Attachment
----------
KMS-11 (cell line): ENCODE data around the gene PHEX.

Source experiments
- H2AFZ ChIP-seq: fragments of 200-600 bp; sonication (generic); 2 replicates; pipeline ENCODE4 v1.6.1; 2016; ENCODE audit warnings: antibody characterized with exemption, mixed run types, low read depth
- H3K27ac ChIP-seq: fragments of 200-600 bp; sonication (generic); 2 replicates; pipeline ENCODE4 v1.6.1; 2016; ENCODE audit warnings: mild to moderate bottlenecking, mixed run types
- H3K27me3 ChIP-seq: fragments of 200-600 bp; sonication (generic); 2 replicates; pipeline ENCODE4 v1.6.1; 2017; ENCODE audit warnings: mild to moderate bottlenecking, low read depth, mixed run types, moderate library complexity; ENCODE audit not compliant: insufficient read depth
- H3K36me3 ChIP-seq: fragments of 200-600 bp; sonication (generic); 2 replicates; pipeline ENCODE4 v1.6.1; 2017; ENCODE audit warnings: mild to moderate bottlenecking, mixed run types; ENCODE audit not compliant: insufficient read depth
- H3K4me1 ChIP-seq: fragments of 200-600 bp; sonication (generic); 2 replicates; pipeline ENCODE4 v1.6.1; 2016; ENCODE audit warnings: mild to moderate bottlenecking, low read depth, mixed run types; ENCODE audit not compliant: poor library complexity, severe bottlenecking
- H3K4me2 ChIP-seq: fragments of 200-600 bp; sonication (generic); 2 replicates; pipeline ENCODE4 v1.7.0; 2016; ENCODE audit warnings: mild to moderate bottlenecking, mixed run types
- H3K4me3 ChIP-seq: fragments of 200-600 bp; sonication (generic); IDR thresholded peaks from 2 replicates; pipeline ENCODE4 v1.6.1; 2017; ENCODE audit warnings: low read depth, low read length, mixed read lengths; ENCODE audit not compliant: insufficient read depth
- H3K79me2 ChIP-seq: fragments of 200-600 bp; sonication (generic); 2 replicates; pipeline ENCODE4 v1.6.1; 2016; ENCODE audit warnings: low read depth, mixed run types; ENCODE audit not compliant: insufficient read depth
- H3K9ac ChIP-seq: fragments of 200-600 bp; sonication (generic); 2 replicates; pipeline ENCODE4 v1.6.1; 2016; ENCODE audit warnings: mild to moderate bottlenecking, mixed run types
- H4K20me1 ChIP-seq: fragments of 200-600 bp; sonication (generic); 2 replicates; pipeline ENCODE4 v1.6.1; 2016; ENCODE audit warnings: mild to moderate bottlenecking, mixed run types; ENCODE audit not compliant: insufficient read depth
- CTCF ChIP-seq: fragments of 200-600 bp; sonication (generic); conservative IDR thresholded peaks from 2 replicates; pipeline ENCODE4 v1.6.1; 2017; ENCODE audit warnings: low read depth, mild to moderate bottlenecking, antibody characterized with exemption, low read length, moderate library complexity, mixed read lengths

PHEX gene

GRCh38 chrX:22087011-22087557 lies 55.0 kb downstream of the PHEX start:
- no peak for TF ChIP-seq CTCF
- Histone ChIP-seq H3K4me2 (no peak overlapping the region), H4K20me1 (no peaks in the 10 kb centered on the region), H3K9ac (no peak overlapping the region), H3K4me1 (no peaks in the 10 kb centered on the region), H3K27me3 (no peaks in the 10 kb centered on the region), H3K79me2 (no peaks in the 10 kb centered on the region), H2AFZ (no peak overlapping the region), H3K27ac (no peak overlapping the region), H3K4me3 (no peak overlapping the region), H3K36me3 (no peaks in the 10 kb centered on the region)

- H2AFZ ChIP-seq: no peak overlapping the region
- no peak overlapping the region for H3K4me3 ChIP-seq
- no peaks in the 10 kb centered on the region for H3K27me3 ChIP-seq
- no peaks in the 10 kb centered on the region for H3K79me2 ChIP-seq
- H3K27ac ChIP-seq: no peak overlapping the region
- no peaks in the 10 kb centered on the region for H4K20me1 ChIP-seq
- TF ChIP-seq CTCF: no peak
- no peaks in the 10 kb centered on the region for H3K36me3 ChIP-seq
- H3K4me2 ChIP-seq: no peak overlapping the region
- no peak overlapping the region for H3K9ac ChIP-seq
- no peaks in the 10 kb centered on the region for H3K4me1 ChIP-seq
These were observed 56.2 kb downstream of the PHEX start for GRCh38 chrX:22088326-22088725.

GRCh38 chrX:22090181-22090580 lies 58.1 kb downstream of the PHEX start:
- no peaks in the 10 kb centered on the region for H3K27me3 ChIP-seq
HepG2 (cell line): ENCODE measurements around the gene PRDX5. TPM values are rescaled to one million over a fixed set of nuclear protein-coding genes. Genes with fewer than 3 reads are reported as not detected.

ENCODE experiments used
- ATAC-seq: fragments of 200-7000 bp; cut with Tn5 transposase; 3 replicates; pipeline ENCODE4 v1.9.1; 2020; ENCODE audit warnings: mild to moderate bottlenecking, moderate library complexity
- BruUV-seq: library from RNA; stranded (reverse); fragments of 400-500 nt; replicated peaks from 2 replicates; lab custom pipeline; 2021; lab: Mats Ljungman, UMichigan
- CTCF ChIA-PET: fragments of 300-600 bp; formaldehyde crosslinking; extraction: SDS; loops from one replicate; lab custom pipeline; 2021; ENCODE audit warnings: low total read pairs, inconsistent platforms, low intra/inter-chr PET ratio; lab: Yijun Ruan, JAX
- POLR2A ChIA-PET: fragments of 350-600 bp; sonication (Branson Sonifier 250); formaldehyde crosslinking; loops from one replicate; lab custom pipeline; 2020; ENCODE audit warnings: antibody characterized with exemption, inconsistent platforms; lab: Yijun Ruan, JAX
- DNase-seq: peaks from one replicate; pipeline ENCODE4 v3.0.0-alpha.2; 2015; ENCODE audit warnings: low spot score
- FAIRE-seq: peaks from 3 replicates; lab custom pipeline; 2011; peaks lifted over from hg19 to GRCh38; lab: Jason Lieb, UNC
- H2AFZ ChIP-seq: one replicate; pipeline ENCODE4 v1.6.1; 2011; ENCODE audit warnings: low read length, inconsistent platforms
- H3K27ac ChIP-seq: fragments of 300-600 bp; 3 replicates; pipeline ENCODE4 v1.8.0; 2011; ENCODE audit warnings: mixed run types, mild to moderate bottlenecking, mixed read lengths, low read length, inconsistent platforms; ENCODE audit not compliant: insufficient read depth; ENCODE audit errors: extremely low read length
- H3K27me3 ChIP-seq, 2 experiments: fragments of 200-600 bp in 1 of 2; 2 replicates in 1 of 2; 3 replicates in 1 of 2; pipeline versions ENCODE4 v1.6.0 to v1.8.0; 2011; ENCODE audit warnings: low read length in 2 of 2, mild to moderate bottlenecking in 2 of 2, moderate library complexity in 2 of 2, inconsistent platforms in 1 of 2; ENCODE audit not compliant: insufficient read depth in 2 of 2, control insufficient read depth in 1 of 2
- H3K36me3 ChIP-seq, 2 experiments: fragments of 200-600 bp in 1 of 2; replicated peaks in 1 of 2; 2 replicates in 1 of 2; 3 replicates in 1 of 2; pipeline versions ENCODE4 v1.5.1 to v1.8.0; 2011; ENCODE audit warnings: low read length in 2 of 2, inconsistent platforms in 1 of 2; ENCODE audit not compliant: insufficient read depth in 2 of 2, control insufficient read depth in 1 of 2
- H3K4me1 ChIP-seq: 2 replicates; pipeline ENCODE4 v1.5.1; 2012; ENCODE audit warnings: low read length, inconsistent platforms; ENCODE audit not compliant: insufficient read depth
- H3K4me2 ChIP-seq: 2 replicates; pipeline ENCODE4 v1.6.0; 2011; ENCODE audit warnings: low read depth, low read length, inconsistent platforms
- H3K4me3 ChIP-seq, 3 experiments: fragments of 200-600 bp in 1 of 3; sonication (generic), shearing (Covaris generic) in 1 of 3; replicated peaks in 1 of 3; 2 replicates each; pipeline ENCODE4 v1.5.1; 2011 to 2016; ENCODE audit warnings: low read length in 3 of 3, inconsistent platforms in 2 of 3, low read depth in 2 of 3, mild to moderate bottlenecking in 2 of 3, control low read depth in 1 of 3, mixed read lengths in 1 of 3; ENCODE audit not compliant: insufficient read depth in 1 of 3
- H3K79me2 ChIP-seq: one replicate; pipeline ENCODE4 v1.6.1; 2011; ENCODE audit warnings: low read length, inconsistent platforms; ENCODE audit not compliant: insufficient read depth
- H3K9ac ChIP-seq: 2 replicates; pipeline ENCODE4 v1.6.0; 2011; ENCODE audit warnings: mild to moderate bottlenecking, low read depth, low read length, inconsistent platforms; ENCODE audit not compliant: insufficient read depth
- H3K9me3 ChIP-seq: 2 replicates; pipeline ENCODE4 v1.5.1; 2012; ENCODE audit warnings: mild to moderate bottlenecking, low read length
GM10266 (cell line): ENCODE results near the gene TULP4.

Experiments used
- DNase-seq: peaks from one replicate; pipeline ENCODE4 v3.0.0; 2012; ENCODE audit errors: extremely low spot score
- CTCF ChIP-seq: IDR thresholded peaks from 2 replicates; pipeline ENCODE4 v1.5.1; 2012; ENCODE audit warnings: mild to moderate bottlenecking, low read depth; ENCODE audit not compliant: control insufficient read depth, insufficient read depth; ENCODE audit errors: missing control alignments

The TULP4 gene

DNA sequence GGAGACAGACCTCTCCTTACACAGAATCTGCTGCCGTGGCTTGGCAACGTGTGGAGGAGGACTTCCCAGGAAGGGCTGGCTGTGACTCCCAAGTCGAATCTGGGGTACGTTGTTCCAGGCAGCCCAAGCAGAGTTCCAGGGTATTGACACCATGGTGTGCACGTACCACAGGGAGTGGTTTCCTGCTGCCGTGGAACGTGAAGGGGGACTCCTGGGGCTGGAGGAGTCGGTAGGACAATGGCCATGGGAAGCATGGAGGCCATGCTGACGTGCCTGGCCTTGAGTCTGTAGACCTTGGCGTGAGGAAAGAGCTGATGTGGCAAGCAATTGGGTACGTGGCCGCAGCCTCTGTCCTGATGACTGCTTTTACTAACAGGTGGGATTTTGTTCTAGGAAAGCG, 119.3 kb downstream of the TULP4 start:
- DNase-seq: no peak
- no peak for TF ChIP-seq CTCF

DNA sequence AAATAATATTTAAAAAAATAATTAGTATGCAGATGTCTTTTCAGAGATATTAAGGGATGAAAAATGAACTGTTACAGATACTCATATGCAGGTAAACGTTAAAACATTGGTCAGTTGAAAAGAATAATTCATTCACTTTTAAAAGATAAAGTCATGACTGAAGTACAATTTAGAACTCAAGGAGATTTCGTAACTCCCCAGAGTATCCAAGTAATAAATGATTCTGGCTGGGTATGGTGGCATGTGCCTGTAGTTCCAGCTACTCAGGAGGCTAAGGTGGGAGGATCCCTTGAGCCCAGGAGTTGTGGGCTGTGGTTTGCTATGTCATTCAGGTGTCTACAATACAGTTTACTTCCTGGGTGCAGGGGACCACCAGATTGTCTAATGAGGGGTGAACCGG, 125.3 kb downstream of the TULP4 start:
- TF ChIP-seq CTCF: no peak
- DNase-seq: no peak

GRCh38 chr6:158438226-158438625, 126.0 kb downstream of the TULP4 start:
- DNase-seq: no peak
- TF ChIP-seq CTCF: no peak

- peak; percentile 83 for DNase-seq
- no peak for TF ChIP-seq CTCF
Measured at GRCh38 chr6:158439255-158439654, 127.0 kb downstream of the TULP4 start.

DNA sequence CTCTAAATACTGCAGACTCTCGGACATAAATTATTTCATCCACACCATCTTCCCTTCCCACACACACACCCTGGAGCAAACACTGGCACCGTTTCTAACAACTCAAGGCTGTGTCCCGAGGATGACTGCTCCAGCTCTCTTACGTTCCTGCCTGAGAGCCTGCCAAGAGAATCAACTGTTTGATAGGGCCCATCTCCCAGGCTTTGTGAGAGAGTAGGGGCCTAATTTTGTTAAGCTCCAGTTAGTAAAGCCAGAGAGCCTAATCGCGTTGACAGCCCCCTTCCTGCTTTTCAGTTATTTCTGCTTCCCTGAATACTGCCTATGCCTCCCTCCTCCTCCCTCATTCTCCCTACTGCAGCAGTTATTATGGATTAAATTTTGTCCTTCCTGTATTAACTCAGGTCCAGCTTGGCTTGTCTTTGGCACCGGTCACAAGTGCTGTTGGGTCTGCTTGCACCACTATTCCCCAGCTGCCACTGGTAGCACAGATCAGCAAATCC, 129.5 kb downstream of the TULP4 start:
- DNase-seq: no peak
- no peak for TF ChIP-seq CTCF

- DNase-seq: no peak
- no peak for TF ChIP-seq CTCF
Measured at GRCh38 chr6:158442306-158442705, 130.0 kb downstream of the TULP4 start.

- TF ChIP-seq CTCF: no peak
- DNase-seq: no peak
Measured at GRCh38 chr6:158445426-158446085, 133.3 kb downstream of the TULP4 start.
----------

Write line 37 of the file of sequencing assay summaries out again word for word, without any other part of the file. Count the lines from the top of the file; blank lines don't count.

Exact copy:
- POLR2A ChIA-PET: fragments of 350-600 bp; sonication (Branson Sonifier 250); formaldehyde crosslinking; loops from one replicate; lab custom pipeline; 2020; ENCODE audit warnings: antibody characterized with exemption, inconsistent platforms; lab: Yijun Ruan, JAX